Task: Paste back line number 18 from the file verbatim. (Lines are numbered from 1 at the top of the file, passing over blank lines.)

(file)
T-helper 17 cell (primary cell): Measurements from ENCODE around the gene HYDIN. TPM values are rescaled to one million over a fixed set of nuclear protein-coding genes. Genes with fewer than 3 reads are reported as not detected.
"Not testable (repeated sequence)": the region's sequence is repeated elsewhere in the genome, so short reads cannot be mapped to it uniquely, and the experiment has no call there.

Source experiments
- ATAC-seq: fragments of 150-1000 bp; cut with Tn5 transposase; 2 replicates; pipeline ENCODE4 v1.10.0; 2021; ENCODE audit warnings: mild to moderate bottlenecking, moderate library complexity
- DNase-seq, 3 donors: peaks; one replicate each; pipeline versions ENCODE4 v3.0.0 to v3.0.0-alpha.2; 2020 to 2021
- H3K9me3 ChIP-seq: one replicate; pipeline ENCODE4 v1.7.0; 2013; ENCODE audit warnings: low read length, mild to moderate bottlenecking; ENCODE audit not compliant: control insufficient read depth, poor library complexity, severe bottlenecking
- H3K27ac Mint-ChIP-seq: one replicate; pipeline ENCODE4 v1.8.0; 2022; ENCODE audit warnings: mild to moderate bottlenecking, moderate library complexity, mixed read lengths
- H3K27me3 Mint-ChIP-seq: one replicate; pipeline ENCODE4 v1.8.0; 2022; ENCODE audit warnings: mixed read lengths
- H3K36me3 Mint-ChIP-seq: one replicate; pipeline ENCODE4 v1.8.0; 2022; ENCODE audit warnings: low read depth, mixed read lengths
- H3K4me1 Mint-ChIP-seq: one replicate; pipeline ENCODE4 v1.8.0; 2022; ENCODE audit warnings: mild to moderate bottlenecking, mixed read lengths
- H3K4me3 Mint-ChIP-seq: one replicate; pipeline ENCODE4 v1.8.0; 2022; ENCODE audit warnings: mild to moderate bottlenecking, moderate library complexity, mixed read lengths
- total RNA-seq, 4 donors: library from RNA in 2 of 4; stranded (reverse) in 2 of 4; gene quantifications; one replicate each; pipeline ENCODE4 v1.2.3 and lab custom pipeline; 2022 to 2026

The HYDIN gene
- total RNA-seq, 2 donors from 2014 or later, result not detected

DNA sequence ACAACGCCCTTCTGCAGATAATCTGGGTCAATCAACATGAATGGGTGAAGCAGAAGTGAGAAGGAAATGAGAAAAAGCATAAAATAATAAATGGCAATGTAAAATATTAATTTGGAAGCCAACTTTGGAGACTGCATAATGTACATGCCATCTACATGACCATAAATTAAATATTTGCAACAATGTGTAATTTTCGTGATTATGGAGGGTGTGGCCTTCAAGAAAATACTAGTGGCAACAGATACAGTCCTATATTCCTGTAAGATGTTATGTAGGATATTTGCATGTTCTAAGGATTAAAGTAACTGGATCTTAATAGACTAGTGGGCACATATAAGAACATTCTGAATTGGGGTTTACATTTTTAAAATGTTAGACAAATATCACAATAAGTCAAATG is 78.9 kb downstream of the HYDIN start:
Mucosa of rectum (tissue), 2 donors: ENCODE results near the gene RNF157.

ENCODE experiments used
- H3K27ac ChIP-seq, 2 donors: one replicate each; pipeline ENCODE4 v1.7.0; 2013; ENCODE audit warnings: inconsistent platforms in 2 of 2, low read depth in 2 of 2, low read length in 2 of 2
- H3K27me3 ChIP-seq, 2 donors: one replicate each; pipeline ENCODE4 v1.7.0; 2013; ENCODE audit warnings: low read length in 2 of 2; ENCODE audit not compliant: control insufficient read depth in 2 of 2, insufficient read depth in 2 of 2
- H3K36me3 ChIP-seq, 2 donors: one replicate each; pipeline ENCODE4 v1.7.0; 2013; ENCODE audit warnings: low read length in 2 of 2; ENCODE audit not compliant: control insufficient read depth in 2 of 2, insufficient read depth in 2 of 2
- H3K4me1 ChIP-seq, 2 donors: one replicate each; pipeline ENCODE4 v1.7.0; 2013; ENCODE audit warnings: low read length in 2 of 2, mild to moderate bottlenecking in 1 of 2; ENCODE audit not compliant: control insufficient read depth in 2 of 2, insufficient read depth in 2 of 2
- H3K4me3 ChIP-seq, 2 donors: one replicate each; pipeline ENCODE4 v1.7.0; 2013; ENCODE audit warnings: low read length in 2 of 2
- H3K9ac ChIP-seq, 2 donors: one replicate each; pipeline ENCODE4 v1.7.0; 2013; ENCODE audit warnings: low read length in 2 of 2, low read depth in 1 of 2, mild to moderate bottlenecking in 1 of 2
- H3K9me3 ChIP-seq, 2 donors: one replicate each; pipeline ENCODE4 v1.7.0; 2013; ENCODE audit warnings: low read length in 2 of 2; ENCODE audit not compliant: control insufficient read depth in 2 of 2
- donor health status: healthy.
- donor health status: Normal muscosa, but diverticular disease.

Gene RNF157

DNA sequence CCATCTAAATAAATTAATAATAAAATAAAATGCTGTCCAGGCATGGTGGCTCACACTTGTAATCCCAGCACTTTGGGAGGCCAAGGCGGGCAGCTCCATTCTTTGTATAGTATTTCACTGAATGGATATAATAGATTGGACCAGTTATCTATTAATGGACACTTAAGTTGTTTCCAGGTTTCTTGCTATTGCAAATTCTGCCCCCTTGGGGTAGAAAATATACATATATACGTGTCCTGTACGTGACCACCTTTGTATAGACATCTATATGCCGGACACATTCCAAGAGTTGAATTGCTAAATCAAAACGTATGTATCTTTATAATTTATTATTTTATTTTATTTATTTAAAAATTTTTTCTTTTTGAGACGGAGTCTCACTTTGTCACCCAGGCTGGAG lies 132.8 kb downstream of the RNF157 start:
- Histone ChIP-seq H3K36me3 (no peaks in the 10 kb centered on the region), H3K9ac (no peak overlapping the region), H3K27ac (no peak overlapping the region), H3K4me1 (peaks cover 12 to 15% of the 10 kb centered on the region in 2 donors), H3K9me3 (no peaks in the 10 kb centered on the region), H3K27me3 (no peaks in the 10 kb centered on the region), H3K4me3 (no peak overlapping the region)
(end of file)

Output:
- H3K27ac ChIP-seq, 2 donors: one replicate each; pipeline ENCODE4 v1.7.0; 2013; ENCODE audit warnings: inconsistent platforms in 2 of 2, low read depth in 2 of 2, low read length in 2 of 2